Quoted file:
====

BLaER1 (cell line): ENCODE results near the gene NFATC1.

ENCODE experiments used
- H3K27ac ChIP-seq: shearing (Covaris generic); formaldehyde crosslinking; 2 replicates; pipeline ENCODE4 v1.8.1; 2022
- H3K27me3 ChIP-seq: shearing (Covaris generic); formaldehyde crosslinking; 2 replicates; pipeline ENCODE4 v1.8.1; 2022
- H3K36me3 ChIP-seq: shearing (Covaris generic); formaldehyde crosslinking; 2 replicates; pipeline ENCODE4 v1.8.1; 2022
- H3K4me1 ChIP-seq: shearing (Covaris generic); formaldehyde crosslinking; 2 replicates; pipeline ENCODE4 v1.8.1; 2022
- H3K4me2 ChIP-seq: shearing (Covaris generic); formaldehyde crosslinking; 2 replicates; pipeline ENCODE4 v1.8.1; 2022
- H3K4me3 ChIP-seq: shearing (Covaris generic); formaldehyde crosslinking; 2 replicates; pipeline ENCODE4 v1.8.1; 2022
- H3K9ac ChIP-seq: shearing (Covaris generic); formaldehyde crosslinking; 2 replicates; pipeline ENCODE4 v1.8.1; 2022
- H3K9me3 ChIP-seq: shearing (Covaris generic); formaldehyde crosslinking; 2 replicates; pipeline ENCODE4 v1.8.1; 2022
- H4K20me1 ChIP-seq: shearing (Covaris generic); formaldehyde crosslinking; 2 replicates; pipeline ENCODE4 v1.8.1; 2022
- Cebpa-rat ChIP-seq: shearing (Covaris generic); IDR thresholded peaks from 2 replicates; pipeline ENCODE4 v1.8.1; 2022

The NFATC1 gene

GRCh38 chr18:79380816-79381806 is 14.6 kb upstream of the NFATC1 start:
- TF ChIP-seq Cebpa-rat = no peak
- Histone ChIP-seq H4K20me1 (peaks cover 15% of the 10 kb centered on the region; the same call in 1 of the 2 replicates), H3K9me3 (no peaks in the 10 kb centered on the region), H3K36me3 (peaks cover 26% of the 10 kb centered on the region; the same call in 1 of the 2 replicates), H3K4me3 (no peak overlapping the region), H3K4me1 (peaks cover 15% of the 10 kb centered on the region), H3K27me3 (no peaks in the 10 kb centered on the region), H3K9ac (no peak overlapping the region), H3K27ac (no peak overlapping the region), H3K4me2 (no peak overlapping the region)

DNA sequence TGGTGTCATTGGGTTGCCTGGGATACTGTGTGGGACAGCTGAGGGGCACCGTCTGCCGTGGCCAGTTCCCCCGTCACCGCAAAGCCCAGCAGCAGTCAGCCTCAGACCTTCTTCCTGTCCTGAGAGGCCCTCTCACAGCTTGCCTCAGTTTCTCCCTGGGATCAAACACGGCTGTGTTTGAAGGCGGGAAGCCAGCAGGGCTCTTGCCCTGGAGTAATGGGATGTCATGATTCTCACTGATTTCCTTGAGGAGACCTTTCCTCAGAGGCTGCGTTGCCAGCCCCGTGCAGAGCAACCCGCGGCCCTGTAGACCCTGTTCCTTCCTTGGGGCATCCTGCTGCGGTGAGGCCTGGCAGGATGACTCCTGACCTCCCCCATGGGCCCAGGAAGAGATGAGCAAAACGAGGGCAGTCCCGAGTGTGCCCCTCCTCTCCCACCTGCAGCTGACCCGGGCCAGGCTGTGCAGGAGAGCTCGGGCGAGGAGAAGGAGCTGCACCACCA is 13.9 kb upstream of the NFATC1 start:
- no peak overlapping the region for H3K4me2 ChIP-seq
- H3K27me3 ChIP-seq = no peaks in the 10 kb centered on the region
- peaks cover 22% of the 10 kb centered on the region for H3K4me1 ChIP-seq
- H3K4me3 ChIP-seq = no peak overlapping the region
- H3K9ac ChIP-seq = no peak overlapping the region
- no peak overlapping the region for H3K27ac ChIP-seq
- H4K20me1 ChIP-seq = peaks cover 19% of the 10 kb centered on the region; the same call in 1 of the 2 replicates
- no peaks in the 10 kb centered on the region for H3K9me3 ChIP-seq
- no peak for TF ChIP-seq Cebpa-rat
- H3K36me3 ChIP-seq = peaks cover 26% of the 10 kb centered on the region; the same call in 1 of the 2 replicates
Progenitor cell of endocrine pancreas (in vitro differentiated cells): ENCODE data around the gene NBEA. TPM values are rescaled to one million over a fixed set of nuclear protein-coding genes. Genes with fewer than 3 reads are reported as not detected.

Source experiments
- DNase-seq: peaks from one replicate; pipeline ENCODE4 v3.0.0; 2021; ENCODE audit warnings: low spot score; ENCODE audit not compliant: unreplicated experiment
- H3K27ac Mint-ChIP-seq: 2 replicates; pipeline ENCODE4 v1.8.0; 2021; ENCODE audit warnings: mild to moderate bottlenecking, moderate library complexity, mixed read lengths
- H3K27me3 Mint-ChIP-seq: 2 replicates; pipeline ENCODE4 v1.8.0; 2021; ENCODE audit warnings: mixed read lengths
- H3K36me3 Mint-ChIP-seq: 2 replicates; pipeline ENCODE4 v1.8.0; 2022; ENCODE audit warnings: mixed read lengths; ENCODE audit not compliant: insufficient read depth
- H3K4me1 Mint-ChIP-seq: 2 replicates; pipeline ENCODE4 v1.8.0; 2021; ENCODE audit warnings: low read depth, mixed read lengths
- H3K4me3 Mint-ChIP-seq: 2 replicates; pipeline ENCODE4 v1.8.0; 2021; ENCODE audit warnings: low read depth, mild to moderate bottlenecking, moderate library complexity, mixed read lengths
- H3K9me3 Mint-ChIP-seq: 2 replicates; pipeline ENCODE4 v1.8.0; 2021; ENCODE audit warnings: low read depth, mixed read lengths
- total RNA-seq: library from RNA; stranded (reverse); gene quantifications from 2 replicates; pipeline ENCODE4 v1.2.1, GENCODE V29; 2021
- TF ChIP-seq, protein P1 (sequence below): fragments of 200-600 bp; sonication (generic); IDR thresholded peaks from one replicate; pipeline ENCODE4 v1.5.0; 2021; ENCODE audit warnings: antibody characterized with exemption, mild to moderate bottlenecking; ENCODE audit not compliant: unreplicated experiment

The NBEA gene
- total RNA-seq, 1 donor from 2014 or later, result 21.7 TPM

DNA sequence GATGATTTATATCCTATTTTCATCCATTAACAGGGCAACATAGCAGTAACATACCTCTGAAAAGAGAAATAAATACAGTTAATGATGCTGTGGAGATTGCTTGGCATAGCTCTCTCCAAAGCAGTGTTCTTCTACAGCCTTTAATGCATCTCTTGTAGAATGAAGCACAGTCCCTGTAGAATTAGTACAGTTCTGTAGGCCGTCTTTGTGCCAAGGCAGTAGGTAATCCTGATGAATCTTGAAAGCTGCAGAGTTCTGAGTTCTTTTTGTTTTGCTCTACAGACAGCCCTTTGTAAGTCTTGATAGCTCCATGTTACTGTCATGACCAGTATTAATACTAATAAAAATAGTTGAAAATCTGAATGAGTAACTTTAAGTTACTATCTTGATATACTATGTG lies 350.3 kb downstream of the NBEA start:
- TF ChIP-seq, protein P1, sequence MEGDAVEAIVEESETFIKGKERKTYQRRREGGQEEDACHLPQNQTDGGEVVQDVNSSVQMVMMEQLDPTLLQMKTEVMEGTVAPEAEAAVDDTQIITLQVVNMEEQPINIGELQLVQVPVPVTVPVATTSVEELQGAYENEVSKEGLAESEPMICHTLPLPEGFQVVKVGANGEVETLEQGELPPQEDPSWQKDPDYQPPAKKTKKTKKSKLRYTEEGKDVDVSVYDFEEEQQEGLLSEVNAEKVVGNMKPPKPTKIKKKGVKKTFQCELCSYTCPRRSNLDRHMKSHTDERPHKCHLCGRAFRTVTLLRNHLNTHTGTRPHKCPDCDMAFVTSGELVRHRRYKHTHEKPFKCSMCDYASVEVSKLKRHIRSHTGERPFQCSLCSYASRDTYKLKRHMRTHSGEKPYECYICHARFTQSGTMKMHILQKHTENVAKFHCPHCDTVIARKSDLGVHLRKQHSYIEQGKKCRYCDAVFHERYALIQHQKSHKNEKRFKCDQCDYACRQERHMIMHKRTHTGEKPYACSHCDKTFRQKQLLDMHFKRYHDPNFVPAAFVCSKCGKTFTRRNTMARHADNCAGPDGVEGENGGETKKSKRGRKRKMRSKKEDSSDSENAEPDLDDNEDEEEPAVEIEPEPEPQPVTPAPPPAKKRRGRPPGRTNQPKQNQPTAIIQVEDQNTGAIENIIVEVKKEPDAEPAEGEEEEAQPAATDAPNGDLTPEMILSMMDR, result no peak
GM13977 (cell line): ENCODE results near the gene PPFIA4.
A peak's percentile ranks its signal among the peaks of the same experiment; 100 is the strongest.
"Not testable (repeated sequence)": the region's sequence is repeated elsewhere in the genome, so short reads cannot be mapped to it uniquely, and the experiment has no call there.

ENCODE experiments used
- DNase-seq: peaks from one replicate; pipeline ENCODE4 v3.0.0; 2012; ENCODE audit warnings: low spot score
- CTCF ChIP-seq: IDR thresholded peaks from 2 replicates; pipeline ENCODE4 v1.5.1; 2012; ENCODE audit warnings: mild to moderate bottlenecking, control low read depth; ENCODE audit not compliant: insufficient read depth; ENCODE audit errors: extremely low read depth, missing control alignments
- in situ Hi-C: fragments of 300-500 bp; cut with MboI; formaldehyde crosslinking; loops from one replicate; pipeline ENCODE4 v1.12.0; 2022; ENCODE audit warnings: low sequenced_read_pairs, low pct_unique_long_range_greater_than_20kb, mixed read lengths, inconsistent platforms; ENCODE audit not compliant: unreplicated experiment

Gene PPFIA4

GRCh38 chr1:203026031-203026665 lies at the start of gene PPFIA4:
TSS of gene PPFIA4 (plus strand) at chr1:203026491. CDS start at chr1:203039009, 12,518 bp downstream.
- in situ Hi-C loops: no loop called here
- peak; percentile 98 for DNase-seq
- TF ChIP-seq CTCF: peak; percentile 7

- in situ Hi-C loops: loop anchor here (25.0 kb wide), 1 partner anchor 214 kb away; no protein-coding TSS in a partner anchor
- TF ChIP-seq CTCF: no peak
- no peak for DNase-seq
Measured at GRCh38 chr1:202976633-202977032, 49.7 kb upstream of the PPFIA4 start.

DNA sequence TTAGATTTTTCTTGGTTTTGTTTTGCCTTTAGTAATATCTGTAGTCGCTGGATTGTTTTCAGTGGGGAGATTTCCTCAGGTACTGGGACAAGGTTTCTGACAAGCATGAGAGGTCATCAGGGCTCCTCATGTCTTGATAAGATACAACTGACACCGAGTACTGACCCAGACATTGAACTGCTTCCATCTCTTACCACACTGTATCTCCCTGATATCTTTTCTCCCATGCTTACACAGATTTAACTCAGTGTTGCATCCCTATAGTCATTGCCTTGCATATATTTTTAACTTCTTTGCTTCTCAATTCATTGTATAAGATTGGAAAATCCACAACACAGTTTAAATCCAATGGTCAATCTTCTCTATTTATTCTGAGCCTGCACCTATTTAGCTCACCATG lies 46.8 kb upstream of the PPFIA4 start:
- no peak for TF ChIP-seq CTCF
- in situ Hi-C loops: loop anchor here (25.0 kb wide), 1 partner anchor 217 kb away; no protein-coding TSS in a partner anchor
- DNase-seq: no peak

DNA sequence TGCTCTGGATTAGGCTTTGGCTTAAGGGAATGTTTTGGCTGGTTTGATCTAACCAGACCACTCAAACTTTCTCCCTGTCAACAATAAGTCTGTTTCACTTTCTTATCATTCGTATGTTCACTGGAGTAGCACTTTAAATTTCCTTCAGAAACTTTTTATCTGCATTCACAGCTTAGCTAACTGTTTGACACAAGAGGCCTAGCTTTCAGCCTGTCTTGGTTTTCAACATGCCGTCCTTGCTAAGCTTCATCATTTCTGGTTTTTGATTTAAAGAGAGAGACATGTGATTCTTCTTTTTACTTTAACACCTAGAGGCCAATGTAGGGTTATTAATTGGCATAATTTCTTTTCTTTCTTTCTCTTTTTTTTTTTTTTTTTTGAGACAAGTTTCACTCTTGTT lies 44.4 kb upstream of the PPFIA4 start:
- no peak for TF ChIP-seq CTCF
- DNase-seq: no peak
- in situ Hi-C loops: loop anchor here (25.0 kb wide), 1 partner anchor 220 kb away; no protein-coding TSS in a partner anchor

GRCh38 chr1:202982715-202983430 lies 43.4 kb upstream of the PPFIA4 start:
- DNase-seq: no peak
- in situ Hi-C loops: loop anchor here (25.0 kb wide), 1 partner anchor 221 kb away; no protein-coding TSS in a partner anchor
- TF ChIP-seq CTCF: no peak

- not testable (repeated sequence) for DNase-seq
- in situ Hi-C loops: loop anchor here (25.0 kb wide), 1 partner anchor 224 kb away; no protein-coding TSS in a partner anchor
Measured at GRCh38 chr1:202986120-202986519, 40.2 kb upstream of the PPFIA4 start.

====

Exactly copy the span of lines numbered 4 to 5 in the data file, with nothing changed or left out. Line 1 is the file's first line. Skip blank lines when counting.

- H3K27me3 ChIP-seq: shearing (Covaris generic); formaldehyde crosslinking; 2 replicates; pipeline ENCODE4 v1.8.1; 2022
- H3K36me3 ChIP-seq: shearing (Covaris generic); formaldehyde crosslinking; 2 replicates; pipeline ENCODE4 v1.8.1; 2022